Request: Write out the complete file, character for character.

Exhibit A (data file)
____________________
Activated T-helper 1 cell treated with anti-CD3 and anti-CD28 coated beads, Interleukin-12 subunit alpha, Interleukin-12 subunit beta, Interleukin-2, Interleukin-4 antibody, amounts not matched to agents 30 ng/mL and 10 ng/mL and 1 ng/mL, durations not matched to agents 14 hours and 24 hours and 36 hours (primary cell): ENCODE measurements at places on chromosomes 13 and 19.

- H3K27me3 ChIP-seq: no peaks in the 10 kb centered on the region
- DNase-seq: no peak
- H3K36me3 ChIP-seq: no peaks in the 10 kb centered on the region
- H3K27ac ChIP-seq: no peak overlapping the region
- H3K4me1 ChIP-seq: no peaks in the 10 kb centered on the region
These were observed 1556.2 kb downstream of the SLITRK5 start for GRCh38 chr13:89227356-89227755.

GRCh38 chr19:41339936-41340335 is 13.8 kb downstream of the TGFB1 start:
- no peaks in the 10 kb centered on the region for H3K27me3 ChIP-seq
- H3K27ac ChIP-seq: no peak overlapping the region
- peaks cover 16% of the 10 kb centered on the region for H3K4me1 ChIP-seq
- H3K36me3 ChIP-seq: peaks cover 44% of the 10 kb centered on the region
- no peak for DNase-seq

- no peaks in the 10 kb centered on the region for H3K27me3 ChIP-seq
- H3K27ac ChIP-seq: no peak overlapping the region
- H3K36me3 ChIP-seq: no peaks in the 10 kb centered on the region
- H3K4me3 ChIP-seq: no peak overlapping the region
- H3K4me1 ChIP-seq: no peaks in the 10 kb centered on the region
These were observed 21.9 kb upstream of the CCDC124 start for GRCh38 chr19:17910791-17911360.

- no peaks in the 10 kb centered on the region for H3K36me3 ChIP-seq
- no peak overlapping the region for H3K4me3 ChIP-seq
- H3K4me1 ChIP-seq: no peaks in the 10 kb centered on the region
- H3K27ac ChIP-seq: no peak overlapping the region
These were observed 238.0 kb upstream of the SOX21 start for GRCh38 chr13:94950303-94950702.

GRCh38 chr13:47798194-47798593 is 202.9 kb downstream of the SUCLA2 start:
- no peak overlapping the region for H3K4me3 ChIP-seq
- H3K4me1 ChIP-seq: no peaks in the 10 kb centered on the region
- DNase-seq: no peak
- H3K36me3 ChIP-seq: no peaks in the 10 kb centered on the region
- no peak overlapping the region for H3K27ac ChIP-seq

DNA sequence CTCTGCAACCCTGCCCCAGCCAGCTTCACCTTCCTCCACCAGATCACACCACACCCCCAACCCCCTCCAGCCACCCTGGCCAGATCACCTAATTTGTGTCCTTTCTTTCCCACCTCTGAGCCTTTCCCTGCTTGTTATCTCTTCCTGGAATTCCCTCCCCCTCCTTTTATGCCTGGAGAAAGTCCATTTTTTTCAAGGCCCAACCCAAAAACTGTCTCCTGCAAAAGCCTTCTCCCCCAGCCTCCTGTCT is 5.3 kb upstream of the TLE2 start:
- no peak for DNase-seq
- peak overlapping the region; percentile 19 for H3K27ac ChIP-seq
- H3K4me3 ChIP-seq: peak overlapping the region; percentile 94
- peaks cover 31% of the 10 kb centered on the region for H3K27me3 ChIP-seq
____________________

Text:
Activated T-helper 1 cell treated with anti-CD3 and anti-CD28 coated beads, Interleukin-12 subunit alpha, Interleukin-12 subunit beta, Interleukin-2, Interleukin-4 antibody, amounts not matched to agents 30 ng/mL and 10 ng/mL and 1 ng/mL, durations not matched to agents 14 hours and 24 hours and 36 hours (primary cell): ENCODE measurements at places on chromosomes 13 and 19.

- H3K27me3 ChIP-seq: no peaks in the 10 kb centered on the region
- DNase-seq: no peak
- H3K36me3 ChIP-seq: no peaks in the 10 kb centered on the region
- H3K27ac ChIP-seq: no peak overlapping the region
- H3K4me1 ChIP-seq: no peaks in the 10 kb centered on the region
These were observed 1556.2 kb downstream of the SLITRK5 start for GRCh38 chr13:89227356-89227755.

GRCh38 chr19:41339936-41340335 is 13.8 kb downstream of the TGFB1 start:
- no peaks in the 10 kb centered on the region for H3K27me3 ChIP-seq
- H3K27ac ChIP-seq: no peak overlapping the region
- peaks cover 16% of the 10 kb centered on the region for H3K4me1 ChIP-seq
- H3K36me3 ChIP-seq: peaks cover 44% of the 10 kb centered on the region
- no peak for DNase-seq

- no peaks in the 10 kb centered on the region for H3K27me3 ChIP-seq
- H3K27ac ChIP-seq: no peak overlapping the region
- H3K36me3 ChIP-seq: no peaks in the 10 kb centered on the region
- H3K4me3 ChIP-seq: no peak overlapping the region
- H3K4me1 ChIP-seq: no peaks in the 10 kb centered on the region
These were observed 21.9 kb upstream of the CCDC124 start for GRCh38 chr19:17910791-17911360.

- no peaks in the 10 kb centered on the region for H3K36me3 ChIP-seq
- no peak overlapping the region for H3K4me3 ChIP-seq
- H3K4me1 ChIP-seq: no peaks in the 10 kb centered on the region
- H3K27ac ChIP-seq: no peak overlapping the region
These were observed 238.0 kb upstream of the SOX21 start for GRCh38 chr13:94950303-94950702.

GRCh38 chr13:47798194-47798593 is 202.9 kb downstream of the SUCLA2 start:
- no peak overlapping the region for H3K4me3 ChIP-seq
- H3K4me1 ChIP-seq: no peaks in the 10 kb centered on the region
- DNase-seq: no peak
- H3K36me3 ChIP-seq: no peaks in the 10 kb centered on the region
- no peak overlapping the region for H3K27ac ChIP-seq

DNA sequence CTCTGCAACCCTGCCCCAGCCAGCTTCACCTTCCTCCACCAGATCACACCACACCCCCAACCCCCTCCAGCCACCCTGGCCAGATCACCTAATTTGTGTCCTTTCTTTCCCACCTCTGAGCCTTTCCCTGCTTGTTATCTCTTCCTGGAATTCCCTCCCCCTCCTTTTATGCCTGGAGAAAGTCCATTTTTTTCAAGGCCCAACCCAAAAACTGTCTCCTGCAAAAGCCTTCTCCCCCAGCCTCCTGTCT is 5.3 kb upstream of the TLE2 start:
- no peak for DNase-seq
- peak overlapping the region; percentile 19 for H3K27ac ChIP-seq
- H3K4me3 ChIP-seq: peak overlapping the region; percentile 94
- peaks cover 31% of the 10 kb centered on the region for H3K27me3 ChIP-seq